Rhyme [extract] by Yevgeny Baratynsky

You, like the faithful dove, bring back

a green branch to the waiting ark

and place it in his eager hand;

you only with your echoing voice

give inspiration a human face

and bring his dream to land.

 

by Евгений Абрамович Баратынский (Yevgeny Abramovich Baratynsky)

(1840-43)

translated by Peter France


Fun fact: This extract refers to Genesis 8:11 where a a dove was released by Noah after the flood in order to find land; it came back carrying a freshly plucked olive leaf – a sign of life after the Flood and of God’s bringing Noah, his family and the animals to land.

The Cry of Elisha after Elijah by R. S. Thomas

The chariot of Israel came,

And the bold, beautiful knights,

To free from his close prison

The friend who was my delight;

Cold is my cry over the vast deep shaken,

Bereft was I, for he was taken.

 

Through the straight places of Baca

We went with an equal will,

Not knowing who would emerge

First from that gloomy vale;

Cold is my cry; our bond was broken,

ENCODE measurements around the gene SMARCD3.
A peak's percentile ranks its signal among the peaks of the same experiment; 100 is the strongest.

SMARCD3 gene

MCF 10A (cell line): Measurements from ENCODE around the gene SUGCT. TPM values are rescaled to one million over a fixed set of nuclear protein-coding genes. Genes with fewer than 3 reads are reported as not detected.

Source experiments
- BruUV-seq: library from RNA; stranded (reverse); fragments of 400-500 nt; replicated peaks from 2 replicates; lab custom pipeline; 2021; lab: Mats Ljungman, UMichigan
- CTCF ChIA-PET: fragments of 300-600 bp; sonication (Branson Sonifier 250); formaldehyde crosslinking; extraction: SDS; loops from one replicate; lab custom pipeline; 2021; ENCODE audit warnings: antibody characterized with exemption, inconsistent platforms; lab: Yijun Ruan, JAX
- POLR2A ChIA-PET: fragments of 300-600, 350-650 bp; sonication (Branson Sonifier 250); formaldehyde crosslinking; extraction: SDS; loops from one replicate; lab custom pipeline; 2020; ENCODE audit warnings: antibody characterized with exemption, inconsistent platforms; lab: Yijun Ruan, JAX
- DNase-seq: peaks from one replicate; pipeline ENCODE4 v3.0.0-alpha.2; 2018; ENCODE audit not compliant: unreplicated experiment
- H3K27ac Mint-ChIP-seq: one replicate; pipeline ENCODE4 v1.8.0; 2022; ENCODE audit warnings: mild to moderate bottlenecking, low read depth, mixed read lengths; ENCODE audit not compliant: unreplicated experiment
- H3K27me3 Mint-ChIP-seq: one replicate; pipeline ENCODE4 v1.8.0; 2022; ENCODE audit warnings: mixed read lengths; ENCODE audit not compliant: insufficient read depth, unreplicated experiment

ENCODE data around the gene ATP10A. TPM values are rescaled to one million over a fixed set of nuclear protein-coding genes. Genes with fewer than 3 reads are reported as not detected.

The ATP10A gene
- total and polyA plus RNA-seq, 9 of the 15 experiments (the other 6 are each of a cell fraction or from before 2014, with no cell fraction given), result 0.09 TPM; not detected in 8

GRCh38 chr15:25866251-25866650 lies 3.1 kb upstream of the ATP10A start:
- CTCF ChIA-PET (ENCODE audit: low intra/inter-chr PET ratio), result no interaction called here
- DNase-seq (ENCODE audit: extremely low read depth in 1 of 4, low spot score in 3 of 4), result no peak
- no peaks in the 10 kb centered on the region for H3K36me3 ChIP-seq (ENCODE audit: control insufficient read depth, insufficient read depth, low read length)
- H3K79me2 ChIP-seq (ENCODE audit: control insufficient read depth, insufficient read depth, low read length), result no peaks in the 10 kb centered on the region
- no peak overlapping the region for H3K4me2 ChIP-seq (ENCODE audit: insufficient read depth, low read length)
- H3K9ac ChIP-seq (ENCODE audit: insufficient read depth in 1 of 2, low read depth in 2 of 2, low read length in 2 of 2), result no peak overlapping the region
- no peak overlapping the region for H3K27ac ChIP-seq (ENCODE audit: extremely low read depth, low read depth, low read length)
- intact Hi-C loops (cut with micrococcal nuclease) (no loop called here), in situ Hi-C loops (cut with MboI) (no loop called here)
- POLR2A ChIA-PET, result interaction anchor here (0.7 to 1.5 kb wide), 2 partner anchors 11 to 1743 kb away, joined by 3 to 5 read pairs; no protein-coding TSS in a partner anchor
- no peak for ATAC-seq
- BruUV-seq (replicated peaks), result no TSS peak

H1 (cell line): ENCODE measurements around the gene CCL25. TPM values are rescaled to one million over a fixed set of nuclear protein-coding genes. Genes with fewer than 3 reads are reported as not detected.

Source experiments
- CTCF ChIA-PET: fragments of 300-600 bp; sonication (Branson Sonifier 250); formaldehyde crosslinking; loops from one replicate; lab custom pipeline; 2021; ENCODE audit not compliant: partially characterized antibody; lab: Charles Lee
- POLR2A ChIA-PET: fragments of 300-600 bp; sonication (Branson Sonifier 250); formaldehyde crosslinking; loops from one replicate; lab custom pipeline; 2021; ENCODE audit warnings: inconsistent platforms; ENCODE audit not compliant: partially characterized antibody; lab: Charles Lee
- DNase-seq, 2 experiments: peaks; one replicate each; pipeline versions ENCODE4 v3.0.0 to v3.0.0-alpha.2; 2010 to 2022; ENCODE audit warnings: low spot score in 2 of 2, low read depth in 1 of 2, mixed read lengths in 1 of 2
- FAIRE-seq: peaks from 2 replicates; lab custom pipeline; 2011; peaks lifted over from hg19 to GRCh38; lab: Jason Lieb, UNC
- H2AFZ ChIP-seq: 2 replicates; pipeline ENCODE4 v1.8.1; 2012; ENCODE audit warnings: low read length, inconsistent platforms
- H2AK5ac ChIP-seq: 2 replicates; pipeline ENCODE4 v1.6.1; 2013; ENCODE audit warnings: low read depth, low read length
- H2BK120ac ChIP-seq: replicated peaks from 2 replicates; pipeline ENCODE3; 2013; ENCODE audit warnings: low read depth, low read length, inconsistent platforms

Bereft was I, for he was taken.

 

Where, then, came they to rest,

Those steeds and that car of fire?

My understanding is darkened,

It is no gain to enquire;

Better to await the long night’s ending,

Till the light comes, far truths transcending.

 

I yield, since no wisdom lies

In seeking to go his way;

A man without knowledge am I

Of the quality of his joy;

Yet living souls, a prodigious number,

Bright-faced as dawn, invest God’s chamber.

 

The friends that we loved well,

Though they vanished far from our sight,

In a new country were found

Beyond this vale of night;

O blest are they, without pain or fretting

In the sun’s light that knows no setting.

 

by R. S. Thomas (From the Welsh of Thomas William, Bethesda’r Fro)

from The Stones in the Fields (1946)

Lot’s Wife by Anna Akhmatova

And the just man trailed God’s messenger,

His huge, light shape devoured the black hill.

But uneasiness shadowed his wife and spoke to her:

‘it’s not too late, you can look back still

 

At the red towers of Sodom, the place that bore you,

The square in which you sang, the spinning-shed,

At the empty windows of that upper storey

Where children blessed your happy marriage-bed.’

 

Her eyes that were still turning when a bolt

Of pain shot through them, were instantly blind;

Her body turned into transparent salt,

And her swift legs were rooted to the ground.

 

Who mourns one woman in a holocaust?

Surely her death has no significance?

Yet in my heart she never will be lost,

She who gave up her life to steal one glance.

 

– by Анна Ахматова (Anna Akhmatova) (1922-1924)

– from Anno Domini MCMXXI translation by D. M. Thomas